We ignored the money changers and proceed to a small Asian owned restaurant located on the main street of Tunduma. Here we had breakfast and later drove off. At 2am we arrived in Arusha, a historic town in Tanzania, where we spent our night and the following morning drove off to Namanga, a border town between Tanzania and Kenya. This was another exciting moment of our journey.
As we disembarked from the car to proceed to the immigration office, several Masai women selling different types of handmade arts and crafts swarmed around us like wild bees; pusing their wares. One of them was quick to dress my hand with beads made out of colours similar to those of the Kenyan national flag. I was impressed by their entrepreneurial skills. Of course only a hard hearted person would not buy from such people.
After moments of deliberation I decided to buy from each of the five Masai women who had surrounded me. The women were so happy and my friends insisted I take a picture with them for remembrance, which I did. We later left Namanga and in a couple of hours were in Nairobi, Kenya’s capital city. We drove through and the next afternoon we had arrived in our lovely city Kampala, the pearl of Africa, a country gifted by nature whose vegetation is ever green.
Next: our return journey through some of the famous tourist destinations such as Zanzibar in Tanzania and the Rio Azul in Mozambique( originally published on Voice of the Cape:http://www.vocfm.co.za/index.php?option=com_k2&view=item&id=3431:driving-through-africa&Itemid=139)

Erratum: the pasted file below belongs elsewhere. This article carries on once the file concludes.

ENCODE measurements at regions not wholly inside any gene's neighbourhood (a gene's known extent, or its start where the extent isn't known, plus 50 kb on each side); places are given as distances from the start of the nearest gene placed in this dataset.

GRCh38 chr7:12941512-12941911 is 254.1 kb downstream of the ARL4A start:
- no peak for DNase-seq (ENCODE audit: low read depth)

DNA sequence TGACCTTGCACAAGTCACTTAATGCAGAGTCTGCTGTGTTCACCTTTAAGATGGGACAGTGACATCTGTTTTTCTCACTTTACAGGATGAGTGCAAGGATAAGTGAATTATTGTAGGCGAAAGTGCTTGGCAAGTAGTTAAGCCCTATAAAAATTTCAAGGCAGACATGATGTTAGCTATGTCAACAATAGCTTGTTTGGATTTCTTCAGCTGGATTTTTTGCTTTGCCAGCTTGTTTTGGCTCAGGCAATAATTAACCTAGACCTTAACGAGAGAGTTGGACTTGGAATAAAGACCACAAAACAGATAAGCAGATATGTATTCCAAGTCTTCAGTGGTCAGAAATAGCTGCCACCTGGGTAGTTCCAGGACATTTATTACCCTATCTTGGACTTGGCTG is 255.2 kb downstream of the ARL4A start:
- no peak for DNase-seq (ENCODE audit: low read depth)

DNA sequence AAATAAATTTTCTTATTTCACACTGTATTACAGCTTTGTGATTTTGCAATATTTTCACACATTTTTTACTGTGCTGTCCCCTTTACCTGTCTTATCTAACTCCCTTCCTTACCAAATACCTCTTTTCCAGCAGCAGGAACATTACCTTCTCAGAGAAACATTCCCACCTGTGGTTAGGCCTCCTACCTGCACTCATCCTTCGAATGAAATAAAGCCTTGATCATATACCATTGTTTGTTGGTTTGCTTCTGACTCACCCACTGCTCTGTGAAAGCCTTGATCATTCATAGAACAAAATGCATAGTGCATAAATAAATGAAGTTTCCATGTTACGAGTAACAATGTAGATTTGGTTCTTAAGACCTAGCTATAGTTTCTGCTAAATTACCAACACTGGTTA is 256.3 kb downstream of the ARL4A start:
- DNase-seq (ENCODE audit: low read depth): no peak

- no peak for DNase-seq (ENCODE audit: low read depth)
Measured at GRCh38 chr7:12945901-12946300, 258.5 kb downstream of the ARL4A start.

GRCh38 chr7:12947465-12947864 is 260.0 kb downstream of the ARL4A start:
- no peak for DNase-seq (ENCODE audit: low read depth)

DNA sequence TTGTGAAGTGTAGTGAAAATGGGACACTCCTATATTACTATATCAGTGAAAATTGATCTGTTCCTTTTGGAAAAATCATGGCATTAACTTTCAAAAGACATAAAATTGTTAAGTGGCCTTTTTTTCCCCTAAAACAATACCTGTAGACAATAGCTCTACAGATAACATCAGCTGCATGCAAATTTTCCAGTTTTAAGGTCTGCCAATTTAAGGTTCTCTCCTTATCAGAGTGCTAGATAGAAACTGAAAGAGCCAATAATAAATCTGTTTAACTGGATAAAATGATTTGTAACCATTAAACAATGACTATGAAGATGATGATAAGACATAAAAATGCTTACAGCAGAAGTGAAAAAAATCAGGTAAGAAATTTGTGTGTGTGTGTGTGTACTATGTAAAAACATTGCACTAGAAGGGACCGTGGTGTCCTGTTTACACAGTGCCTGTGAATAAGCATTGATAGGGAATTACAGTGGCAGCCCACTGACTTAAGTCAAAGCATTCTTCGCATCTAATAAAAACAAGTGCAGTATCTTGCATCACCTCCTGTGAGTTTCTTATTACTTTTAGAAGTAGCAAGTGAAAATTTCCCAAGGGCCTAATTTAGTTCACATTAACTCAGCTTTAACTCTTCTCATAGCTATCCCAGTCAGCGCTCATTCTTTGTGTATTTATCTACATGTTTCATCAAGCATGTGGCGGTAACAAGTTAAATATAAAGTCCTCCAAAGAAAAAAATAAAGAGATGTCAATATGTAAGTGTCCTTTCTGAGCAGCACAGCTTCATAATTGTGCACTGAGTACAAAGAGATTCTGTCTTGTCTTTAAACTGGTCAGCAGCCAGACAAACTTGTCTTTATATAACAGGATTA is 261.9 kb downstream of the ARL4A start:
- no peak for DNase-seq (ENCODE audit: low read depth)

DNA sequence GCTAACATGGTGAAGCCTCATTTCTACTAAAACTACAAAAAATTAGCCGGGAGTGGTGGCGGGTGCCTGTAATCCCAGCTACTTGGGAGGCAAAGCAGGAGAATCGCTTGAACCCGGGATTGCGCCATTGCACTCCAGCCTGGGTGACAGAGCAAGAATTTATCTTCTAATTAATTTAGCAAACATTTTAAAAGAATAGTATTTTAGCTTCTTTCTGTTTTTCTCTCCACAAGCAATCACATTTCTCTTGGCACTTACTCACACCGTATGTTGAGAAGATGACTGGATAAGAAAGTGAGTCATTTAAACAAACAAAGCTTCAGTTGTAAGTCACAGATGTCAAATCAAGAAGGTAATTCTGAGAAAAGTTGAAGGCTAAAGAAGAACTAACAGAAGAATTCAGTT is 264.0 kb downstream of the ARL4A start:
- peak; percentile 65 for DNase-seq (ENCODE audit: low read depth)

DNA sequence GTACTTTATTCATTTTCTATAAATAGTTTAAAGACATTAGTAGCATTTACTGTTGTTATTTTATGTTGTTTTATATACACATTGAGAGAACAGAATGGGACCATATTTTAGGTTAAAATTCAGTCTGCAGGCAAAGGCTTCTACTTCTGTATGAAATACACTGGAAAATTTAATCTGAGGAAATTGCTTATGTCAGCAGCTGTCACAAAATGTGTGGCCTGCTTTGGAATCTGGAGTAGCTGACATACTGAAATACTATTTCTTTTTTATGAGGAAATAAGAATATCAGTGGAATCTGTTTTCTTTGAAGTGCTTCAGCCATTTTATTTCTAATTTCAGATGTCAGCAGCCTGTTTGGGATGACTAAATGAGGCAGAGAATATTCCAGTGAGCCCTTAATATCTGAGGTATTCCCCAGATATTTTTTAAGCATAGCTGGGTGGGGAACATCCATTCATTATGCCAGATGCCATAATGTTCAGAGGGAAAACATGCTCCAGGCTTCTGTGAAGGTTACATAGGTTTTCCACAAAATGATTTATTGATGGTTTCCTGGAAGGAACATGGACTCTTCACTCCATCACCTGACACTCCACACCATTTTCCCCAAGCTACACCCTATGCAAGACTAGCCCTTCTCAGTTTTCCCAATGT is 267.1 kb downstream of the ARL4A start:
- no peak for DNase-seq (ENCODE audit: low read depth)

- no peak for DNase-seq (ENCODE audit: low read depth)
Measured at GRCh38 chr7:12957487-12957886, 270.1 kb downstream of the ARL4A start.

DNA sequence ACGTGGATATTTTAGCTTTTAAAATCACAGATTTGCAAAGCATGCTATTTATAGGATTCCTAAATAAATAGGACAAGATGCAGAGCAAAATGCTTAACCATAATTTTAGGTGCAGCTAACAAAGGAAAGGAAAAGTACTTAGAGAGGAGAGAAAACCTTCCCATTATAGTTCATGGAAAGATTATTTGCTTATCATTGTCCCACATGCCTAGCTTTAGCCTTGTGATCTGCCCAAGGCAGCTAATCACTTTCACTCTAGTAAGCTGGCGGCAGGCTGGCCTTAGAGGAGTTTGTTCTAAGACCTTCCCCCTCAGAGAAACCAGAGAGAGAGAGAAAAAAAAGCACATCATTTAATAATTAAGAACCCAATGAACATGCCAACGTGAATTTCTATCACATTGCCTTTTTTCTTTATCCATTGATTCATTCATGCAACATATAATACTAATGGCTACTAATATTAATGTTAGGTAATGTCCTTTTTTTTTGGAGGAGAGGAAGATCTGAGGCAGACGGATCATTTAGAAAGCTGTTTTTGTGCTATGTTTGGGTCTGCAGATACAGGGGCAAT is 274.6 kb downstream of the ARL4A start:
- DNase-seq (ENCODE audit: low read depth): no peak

By Hassan Isilow
CAPETOWN: British foreign secretary, William Hague, visited South Africa- this week, amongst others, to engage with the Somali community in Cape Town, regarding the upcoming London Conference which will discuss the crisis in Somalia. Hague told the gathering he had come with a message of hope from the British government and wanted their input on the London conference due to take place on 23 February.
“Sir, the international community should not allow a political vacuum to happen in Somalia, since the mandate of the current Transitional Federal Government (TFG) of Somalia would expire this year in August,” a member of the gathering, Abdullah Ali Hassan, said in his address to the diplomat. Another Somali asked that the international community legitimatise the current transitional government by giving it full authority and international recognition.